The availability of Netflix, Amazon Prime Video and other on-demand content services in SA could be at risk if the government adopts a proposal that they pay licence fees to operate in the country.

Weekend Argus report notes this contentious proposal is part of the government’s draft White Paper titled Audio & Audiovisual Media Services & Online Content Safety: A New Vision for SA (July 2023).

Chloe Castle, CEO of Dear SA said the proposal raised many questions.

‘The private streaming companies have made the delivery on the content, not the broadcaster. The consumer is already heavily burdened with layers of tax which is a concern,’ she said.

‘With their current failures and insufficient capacities, we are raising the question: What value add will the public broadcaster bring with collecting these additional licence fees?’ Castle added.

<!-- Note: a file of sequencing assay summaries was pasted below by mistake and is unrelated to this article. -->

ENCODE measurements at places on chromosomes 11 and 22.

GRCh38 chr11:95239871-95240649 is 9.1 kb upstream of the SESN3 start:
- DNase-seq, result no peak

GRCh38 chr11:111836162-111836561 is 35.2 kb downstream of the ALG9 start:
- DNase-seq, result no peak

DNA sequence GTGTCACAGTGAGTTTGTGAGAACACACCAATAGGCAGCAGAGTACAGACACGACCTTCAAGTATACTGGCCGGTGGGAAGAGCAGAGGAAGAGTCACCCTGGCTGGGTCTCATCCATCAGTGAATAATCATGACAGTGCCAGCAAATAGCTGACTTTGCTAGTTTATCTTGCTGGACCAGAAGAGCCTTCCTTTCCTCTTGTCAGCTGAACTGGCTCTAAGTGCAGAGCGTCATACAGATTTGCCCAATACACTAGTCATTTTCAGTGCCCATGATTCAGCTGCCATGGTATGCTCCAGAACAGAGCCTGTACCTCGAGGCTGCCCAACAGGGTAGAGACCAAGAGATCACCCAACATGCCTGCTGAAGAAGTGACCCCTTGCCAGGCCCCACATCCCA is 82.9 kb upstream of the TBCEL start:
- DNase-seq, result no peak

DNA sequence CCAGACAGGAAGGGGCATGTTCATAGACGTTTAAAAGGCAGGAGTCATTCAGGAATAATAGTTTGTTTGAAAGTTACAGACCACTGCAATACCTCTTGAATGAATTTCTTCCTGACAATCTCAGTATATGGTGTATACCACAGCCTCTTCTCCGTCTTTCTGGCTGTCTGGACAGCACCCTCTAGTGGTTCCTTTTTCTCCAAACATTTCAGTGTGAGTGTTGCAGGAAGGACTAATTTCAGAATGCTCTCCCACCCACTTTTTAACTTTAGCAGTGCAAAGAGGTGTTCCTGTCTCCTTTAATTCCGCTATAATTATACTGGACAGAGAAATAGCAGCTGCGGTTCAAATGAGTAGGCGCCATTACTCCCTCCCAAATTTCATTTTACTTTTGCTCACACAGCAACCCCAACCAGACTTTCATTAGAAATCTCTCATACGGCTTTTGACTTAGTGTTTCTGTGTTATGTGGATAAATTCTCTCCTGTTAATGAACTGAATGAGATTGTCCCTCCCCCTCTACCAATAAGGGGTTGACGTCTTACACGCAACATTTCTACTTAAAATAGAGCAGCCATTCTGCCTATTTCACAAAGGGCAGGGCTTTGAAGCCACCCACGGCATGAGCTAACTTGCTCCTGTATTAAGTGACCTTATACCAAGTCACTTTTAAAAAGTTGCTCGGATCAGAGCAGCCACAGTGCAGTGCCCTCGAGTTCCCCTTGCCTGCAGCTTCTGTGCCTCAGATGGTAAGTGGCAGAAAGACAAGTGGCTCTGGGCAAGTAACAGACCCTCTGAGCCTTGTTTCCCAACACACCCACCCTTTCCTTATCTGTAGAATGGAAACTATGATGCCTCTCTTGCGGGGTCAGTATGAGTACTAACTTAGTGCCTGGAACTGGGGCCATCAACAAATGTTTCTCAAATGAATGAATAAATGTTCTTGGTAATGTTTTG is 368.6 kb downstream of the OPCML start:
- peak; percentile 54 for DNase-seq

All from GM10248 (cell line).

‘We pay for subscription services (plus VAT), and the data or Internet service (plus VAT), as well as buy the devices on which to view the content (purchase price plus VAT). In addition, private content providers are also taxed on income received.’

The Organisation Undoing Tax Abuse (Outa) said it was not clear how SARS would collect the levy.

‘How would they know who has a TV and who doesn’t, because otherwise it is just another tax and only taxpayers would then pay for TV licences. But it’s not only taxpayers who own TVs, so it becomes a prejudicial sort of cost,’ said Outa CEO Wayne Duvenage.

He said it was ‘crazy’ to tax companies like Netflix, because they were paying tax anyway, because they had offices in the country; but if there was a loophole and international business were earning revenue that left the country and escaped the tax net, then measures had to be implemented to address the problem.

He said SA should look at international best practice around streaming services.

SARS spokesman Siphithi Sibeko said the recommendation that Netflix and other streamers pay operating licences was a matter of principle.

Full Weekend Argus report